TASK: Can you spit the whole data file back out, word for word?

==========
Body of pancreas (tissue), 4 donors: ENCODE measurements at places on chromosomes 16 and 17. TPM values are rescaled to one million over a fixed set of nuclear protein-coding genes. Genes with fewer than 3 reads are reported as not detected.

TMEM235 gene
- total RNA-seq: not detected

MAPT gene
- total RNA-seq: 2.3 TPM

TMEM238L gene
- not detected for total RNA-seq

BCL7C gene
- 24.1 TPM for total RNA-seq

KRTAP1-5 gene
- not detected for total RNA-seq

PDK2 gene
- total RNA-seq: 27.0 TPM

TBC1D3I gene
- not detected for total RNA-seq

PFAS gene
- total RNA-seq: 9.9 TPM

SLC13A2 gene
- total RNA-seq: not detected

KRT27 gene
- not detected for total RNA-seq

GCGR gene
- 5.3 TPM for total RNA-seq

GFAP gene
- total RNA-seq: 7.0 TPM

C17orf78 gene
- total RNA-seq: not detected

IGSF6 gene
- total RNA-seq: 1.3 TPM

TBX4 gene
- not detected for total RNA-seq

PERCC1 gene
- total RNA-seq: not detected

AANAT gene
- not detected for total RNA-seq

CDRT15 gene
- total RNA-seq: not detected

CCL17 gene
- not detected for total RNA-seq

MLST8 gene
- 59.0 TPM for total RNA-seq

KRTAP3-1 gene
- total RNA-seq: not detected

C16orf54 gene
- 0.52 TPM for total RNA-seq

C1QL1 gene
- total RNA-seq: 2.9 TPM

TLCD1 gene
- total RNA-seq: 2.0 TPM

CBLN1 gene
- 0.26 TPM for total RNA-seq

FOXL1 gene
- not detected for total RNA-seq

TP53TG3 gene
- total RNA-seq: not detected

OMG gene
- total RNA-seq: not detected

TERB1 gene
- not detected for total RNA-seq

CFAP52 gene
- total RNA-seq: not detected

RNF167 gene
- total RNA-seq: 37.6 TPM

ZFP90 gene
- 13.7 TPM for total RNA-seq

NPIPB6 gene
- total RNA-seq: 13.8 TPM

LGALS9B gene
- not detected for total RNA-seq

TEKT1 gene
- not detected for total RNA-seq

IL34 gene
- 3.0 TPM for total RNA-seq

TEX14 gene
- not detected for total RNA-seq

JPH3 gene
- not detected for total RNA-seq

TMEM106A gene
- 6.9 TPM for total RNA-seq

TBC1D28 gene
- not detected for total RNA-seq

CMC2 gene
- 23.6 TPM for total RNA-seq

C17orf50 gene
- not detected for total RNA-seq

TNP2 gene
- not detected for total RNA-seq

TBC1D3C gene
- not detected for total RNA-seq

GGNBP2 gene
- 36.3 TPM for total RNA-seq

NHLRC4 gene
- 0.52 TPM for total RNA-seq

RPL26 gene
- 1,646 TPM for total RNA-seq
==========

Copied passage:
Body of pancreas (tissue), 4 donors: ENCODE measurements at places on chromosomes 16 and 17. TPM values are rescaled to one million over a fixed set of nuclear protein-coding genes. Genes with fewer than 3 reads are reported as not detected.

TMEM235 gene
- total RNA-seq: not detected

MAPT gene
- total RNA-seq: 2.3 TPM

TMEM238L gene
- not detected for total RNA-seq

BCL7C gene
- 24.1 TPM for total RNA-seq

KRTAP1-5 gene
- not detected for total RNA-seq

PDK2 gene
- total RNA-seq: 27.0 TPM

TBC1D3I gene
- not detected for total RNA-seq

PFAS gene
- total RNA-seq: 9.9 TPM

SLC13A2 gene
- total RNA-seq: not detected

KRT27 gene
- not detected for total RNA-seq

GCGR gene
- 5.3 TPM for total RNA-seq

GFAP gene
- total RNA-seq: 7.0 TPM

C17orf78 gene
- total RNA-seq: not detected

IGSF6 gene
- total RNA-seq: 1.3 TPM

TBX4 gene
- not detected for total RNA-seq

PERCC1 gene
- total RNA-seq: not detected

AANAT gene
- not detected for total RNA-seq

CDRT15 gene
- total RNA-seq: not detected

CCL17 gene
- not detected for total RNA-seq

MLST8 gene
- 59.0 TPM for total RNA-seq

KRTAP3-1 gene
- total RNA-seq: not detected

C16orf54 gene
- 0.52 TPM for total RNA-seq

C1QL1 gene
- total RNA-seq: 2.9 TPM

TLCD1 gene
- total RNA-seq: 2.0 TPM

CBLN1 gene
- 0.26 TPM for total RNA-seq

FOXL1 gene
- not detected for total RNA-seq

TP53TG3 gene
- total RNA-seq: not detected

OMG gene
- total RNA-seq: not detected

TERB1 gene
- not detected for total RNA-seq

CFAP52 gene
- total RNA-seq: not detected

RNF167 gene
- total RNA-seq: 37.6 TPM

ZFP90 gene
- 13.7 TPM for total RNA-seq

NPIPB6 gene
- total RNA-seq: 13.8 TPM

LGALS9B gene
- not detected for total RNA-seq

TEKT1 gene
- not detected for total RNA-seq

IL34 gene
- 3.0 TPM for total RNA-seq

TEX14 gene
- not detected for total RNA-seq

JPH3 gene
- not detected for total RNA-seq

TMEM106A gene
- 6.9 TPM for total RNA-seq

TBC1D28 gene
- not detected for total RNA-seq

CMC2 gene
- 23.6 TPM for total RNA-seq

C17orf50 gene
- not detected for total RNA-seq

TNP2 gene
- not detected for total RNA-seq

TBC1D3C gene
- not detected for total RNA-seq

GGNBP2 gene
- 36.3 TPM for total RNA-seq

NHLRC4 gene
- 0.52 TPM for total RNA-seq

RPL26 gene
- 1,646 TPM for total RNA-seq